By Roger Chickering (NHC Fellow, 2004–05)
Cambridge, UK: Cambridge University Press, 2007
From the publisher’s description:
In deference to the principle that total war requires total history, Roger Chickering traces the all-embracing impact of the First World War on life in the German city of Freiburg. His book shows how the war took over every facet of life in the city, from industrial production to the supply of basic material resources, above all food and fuel. It documents the breakdown of distinctions between the home front and the fighting front, as the city fell victim to strategic bombing. It analyzes the war as a sensory experience, which could be seen, heard, felt, smelled, and tasted as it exhausted the city, drained it of residents, and eroded civic bonds among those who remained. Roger Chickering offers the most comprehensive history ever written of a German city at war. The book will appeal to urban and military historians, as well as to social and cultural historians.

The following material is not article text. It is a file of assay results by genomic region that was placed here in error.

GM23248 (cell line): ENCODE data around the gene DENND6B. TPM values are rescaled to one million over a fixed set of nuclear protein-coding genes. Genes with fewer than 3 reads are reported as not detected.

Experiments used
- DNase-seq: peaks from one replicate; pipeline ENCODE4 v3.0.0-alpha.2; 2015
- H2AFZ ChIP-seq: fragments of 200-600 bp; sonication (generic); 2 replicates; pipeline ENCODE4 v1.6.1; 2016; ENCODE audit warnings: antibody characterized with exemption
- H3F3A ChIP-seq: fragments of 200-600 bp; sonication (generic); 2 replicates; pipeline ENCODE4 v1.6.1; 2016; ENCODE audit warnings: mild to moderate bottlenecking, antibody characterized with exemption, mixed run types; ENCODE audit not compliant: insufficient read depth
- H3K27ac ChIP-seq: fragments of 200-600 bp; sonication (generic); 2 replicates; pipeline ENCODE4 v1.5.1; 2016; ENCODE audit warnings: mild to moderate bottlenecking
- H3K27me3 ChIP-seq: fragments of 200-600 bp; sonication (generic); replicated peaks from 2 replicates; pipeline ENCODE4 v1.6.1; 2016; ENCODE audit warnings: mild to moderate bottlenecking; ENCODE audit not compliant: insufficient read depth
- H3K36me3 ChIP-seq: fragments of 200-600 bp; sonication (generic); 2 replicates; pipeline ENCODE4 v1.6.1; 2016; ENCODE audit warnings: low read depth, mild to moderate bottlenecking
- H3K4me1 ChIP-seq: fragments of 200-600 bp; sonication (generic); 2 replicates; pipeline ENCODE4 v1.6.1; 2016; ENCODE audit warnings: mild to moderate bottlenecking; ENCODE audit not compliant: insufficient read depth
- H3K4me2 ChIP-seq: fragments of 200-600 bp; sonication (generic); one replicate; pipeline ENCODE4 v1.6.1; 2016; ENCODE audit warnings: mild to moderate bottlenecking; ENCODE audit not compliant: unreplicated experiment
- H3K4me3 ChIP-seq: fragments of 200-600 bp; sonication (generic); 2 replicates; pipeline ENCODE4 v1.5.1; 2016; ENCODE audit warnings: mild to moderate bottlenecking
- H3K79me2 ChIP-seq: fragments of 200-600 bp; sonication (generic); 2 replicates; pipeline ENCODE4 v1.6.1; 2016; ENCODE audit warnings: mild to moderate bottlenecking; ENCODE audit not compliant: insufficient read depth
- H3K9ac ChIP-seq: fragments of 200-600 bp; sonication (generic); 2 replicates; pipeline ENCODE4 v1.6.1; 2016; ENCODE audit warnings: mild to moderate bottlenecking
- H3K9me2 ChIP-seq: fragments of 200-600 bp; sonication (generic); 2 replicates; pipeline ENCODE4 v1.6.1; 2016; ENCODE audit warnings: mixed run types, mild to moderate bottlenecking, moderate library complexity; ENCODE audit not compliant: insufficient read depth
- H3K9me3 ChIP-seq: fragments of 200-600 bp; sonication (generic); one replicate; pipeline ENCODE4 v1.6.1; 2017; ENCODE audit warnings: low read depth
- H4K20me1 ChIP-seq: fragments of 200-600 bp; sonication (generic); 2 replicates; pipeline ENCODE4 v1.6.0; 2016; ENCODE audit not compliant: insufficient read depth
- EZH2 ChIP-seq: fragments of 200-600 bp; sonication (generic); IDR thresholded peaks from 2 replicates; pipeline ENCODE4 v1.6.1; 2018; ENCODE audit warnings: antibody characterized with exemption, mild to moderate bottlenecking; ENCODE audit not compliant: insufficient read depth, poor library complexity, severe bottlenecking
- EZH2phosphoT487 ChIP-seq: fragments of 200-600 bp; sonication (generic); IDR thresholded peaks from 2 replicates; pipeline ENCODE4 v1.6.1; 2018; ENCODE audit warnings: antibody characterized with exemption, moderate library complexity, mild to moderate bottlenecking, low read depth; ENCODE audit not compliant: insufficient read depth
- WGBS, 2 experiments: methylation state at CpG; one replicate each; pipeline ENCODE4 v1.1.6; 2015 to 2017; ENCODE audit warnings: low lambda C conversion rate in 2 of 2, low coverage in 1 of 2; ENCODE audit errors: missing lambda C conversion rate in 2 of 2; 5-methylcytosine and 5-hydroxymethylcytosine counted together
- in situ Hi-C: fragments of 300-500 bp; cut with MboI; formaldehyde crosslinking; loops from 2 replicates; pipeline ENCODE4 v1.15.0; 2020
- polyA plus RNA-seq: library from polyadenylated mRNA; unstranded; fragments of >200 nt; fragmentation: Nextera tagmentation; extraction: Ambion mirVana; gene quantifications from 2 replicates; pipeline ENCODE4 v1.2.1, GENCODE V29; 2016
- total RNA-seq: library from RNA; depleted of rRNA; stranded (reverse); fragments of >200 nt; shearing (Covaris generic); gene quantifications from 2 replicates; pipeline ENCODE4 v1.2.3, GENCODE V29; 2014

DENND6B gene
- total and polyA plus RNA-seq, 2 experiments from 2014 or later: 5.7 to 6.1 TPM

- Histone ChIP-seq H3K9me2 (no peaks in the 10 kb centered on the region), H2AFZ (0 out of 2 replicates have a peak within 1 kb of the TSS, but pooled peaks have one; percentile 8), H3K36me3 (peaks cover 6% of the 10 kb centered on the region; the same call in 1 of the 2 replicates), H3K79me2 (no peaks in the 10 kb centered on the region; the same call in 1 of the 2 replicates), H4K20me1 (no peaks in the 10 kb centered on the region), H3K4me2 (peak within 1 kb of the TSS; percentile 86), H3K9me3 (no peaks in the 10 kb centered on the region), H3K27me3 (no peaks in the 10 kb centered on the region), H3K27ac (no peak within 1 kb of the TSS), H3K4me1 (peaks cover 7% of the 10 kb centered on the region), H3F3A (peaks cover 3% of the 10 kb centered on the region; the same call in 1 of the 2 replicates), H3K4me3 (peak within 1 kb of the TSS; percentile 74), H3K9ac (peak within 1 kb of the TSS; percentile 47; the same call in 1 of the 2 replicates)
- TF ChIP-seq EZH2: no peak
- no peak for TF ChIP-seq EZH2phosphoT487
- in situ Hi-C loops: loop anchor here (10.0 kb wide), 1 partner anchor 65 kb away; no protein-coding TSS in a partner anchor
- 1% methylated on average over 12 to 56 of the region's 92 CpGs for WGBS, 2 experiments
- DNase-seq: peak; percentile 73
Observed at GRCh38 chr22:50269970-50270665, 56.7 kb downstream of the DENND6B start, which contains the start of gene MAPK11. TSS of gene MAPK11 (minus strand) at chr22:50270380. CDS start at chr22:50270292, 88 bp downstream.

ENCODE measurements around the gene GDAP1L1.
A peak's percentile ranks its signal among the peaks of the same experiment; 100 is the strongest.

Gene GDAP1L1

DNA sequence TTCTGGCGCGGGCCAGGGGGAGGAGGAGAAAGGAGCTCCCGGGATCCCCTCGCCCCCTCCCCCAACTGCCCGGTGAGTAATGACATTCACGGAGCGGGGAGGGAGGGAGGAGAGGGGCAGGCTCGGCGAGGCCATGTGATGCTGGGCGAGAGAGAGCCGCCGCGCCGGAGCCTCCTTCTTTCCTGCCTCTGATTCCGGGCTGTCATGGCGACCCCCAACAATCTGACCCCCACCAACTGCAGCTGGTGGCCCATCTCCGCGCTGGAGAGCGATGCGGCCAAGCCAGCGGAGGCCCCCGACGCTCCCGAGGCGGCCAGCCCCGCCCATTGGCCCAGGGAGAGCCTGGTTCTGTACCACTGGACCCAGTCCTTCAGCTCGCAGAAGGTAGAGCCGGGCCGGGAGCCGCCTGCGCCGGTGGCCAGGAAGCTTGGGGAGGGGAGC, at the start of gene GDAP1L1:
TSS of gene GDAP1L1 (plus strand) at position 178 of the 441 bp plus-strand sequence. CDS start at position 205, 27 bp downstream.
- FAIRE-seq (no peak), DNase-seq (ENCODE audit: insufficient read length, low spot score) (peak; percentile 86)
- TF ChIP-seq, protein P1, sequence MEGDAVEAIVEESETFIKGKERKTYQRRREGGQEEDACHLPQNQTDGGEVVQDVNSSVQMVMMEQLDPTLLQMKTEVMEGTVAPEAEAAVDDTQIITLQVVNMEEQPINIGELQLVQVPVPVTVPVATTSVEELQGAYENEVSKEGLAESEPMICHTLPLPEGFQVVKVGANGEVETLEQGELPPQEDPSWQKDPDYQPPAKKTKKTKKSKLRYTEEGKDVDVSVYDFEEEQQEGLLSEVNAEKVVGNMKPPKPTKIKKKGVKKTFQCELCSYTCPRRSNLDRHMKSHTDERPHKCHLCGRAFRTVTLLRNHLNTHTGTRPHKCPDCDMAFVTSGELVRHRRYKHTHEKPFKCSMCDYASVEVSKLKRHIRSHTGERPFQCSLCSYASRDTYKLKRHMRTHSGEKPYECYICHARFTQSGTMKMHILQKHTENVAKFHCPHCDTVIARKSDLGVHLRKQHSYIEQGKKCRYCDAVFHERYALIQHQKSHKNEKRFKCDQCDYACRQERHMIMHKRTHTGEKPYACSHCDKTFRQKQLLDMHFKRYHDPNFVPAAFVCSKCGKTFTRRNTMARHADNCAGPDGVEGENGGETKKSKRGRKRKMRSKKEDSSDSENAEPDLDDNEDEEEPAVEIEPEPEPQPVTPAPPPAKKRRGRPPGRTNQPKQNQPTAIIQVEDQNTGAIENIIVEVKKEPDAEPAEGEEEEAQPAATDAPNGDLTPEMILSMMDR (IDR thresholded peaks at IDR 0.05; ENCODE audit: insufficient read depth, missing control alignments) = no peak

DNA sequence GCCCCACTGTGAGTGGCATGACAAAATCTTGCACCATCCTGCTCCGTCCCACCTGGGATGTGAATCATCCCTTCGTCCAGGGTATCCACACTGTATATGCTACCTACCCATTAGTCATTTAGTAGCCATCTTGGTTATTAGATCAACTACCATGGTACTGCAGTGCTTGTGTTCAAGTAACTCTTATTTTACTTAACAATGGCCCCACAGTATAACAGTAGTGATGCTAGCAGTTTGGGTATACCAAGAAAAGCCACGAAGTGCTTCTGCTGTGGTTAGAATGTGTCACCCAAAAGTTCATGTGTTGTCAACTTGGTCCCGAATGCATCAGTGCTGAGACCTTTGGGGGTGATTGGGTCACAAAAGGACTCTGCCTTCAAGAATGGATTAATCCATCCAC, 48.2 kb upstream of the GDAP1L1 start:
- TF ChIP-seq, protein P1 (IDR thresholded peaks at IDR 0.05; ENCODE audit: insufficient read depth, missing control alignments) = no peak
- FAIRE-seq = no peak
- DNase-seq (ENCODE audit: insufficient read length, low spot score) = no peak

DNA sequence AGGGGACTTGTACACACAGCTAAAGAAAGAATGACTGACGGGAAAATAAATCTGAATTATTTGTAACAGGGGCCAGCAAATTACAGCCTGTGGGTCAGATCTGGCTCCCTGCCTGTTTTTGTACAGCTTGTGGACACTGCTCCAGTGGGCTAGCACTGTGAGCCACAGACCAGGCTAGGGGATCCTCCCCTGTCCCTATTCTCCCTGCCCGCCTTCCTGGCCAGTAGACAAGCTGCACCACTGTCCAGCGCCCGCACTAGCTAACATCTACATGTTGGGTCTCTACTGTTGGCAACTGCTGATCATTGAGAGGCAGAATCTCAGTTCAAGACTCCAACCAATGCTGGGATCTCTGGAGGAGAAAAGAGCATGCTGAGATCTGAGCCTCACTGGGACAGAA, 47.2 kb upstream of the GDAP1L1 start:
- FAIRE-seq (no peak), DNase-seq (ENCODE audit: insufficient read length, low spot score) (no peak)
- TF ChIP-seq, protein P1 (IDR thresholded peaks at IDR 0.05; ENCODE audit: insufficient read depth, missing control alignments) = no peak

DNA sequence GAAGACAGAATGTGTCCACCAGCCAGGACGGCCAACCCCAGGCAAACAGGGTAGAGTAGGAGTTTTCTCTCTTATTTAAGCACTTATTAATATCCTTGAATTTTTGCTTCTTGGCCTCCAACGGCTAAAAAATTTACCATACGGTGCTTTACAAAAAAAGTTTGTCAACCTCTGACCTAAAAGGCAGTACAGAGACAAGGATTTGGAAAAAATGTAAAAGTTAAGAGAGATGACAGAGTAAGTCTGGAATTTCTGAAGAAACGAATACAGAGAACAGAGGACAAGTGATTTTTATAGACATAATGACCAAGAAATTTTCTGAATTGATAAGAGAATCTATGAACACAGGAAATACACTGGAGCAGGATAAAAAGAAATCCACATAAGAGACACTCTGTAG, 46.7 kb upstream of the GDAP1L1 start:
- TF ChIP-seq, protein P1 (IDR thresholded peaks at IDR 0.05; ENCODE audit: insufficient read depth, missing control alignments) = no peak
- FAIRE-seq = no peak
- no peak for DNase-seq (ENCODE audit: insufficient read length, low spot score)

SubjectsHistory / World War I / German History / Urban History /
Chickering, Roger (NHC Fellow, 2004–05). The Great War and Urban Life in Germany: Freiburg, 1914-1918. Studies in the Social and Cultural History of Modern Warfare. Cambridge, UK: Cambridge University Press, 2007.